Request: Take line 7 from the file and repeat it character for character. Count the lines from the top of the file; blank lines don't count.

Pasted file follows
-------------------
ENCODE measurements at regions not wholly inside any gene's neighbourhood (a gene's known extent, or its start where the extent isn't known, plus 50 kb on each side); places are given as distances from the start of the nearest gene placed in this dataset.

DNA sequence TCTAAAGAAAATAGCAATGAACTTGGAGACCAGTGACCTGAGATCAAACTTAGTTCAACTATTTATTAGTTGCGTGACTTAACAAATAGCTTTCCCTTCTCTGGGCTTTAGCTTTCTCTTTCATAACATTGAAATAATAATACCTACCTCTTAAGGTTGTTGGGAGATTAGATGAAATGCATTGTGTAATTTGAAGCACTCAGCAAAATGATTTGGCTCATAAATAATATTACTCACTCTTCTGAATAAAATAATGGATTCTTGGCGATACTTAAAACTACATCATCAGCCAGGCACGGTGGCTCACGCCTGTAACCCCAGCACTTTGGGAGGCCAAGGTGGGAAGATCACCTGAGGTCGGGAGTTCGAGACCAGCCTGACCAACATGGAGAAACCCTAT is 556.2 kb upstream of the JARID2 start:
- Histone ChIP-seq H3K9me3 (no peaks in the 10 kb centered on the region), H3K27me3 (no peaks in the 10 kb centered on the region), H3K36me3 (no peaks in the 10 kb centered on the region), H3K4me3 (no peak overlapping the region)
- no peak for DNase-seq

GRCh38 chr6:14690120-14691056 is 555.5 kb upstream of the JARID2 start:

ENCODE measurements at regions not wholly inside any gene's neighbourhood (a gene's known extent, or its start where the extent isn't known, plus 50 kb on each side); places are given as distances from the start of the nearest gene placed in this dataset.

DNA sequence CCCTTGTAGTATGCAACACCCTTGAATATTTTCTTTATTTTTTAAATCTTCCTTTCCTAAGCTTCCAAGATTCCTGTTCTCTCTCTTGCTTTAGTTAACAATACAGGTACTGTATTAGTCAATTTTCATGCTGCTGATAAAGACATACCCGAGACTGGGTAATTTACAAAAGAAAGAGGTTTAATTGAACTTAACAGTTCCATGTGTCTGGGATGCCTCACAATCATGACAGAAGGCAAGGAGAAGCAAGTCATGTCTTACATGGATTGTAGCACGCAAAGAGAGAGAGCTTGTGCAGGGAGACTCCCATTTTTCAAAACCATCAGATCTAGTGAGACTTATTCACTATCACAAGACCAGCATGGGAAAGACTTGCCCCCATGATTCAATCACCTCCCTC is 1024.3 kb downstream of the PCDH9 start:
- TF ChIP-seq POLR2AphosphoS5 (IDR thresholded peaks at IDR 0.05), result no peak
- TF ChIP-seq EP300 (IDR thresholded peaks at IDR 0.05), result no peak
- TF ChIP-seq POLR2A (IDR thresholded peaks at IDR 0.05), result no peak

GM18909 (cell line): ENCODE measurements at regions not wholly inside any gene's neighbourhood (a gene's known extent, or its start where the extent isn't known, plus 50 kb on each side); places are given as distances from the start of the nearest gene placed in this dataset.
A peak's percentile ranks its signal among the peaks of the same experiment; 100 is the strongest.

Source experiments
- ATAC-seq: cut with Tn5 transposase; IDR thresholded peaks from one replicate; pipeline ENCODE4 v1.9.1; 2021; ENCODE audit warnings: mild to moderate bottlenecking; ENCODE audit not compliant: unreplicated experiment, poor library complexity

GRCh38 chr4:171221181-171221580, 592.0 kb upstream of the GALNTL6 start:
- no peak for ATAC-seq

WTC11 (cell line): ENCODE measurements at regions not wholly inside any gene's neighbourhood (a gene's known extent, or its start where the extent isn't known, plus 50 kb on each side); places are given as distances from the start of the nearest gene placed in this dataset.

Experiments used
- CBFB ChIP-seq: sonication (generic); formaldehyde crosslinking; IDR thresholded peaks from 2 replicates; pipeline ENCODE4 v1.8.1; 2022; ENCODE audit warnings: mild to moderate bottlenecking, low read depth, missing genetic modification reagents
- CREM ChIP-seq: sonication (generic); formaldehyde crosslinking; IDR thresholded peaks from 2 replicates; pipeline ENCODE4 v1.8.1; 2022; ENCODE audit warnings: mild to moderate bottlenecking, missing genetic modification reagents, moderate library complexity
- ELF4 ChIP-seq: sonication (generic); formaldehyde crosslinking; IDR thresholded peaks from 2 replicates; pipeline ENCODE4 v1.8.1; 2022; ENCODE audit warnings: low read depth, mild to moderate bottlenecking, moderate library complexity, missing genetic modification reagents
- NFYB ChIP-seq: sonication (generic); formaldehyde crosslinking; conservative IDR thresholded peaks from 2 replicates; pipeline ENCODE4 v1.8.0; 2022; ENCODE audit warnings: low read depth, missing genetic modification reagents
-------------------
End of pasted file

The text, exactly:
DNA sequence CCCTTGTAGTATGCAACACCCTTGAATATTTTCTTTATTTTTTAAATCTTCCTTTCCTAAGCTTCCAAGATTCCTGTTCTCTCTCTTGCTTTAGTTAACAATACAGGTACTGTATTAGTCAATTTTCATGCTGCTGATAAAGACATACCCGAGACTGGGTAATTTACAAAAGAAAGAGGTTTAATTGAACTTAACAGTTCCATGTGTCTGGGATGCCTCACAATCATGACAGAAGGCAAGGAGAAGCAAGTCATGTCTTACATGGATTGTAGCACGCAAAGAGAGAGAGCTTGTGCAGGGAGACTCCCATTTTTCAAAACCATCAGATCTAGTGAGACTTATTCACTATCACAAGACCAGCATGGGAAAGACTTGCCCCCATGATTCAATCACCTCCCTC is 1024.3 kb downstream of the PCDH9 start: